Local Golf Course Engages in Groundbreaking Stormwater Management Lessening Environmental Impact To Great Bay

By Rich | Jun 25, 2015 | in

NORTH HAMPTON - A joint conservation effort between Sagamore-Hampton Golf, the NH Department of Environmental Services, and UNH has put one NH golf company at the forefront of conservation of Great Bay.

Though it appears at times as no more than a mere trickle of water, Cornelius Brook is a small stream that flows quietly through the Sagamore-Hampton Golf course. Its significance lies in the fact that its ultimate destination is New Hampshire’s Great Bay, which has been succumbing to pollution pressures in recent times. The Great Bay is one of the most important estuaries in the country, and named as one of 28 US EPA, Estuaries of National Significance.

Cornelius Brook is perhaps no more important than any of the numerous tributaries that feed into the Bay, but thanks to a new joint project that is underway, the water that flows into the Brook will be that much cleaner and free of dangerous fertilizers as it enters the larger Winnicut River on its way toward Great Bay and ultimately the Atlantic ocean.

According to the NH DES website, seven rivers in total carry pollution from 42 New Hampshire and 10 Maine communities into the Great Bay watershed, which comprises of 1,023 square miles. A 2013 State of Estuaries report shows the Bay is in trouble, resulting in 12 of 16 environmental indicators with negative or cautionary trends.

Quite simply, the healthier the small feeder streams are, the healthier the Bay itself will be, and Sagamore-Hampton Golf is leading the way in pollution control both setting an example of business stewardship and hopefully a trend in how all land owners surrounding the Bay can assist in this fragile ecosystem’s recovery.

Kittery Community Market and the Green Alliance Support Buying Local

By John | Jun 17, 2015 | in

Attending a farmers market is the perfect way to give back to a community; buying local to support local. And as this movement grows, the popularity and versatility of farmers markets grows with it. But while the farmers market may appear to be a relatively new trend, it has actually existed in various shapes and forms throughout history. From medieval Europe to feudal Japan to colonial America and into the modern day, local citizens from surrounding towns have gathered in an economic center for a market day, to buy and sell food and other goods to and from one another.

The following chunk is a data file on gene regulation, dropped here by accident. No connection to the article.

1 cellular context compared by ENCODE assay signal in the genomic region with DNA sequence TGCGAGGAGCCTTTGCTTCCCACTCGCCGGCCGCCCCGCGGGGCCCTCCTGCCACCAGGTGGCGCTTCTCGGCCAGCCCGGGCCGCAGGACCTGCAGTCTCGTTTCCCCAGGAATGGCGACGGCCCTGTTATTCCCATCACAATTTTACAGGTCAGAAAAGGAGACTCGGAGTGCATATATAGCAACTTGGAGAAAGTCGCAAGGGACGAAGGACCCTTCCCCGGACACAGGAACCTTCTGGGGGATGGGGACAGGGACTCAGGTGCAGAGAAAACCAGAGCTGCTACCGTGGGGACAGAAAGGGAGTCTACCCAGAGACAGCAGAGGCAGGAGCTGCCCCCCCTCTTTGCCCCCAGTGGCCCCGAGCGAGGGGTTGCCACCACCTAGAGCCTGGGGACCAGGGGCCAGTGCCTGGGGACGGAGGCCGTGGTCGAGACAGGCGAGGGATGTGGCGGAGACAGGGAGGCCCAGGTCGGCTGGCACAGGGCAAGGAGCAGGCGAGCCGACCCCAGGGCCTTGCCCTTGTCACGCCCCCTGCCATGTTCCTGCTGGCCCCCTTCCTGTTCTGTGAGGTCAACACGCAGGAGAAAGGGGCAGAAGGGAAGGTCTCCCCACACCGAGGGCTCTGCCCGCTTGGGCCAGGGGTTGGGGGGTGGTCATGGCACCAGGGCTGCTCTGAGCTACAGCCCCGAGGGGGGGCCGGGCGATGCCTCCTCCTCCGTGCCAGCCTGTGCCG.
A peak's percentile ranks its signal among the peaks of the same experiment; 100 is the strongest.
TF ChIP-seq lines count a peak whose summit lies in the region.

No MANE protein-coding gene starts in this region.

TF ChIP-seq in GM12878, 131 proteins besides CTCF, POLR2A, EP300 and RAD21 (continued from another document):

The Kittery Community Market is one such gathering, a weekly outdoor farmers market for local farmers, food producers, fishermen, artisans, and citizens in collaboration with the Kittery Maine Improvement Foundation, a nonprofit incorporated in the State of Maine. The market will be held every Sunday from 10 am to 2 pm until October 4th. Their goal is to provide local artisan’s work, agricultural products, and healthy, fresh, locally-prepared foods to residents of Kittery and surrounding areas and tourists to southern Maine and Portsmouth, and to encourage commerce, entertainment and trade.

The Portsmouth-based Green Alliance, a union of local and regional businesses that have sustainable initiatives at the core of their business model, and consumer members looking to make smarter, eco-friendly purchasing options, will be a co-sponsor of the market.

Thirty-fourth Annual NRRA Conference: Working Together to Keep New Hampshire Clean

By John | Jun 17, 2015 | in

By John Brescia

MANCHESTER - New Hampshire residents are proud of the place they come from and the natural beauty it holds, but steps must constantly be taken to preserve that reputation. Thankfully, organizations throughout New Hampshire are working to make sure the Granite State remains a clean, scenic place for both residents and visitors.

On Monday, June 8, environmental groups from around New Hampshire and New England held the thirty-fourth Northeast Resource Recovery Association (NRRA) Conference in Manchester to share information, honor members, and advance environmental causes. The NRRA is an organization active throughout New England dedicated to providing information and assistance in waste reduction and recycling. It also serves to bring together other organizations and responsible businesses who can work together to achieve each other's green goals.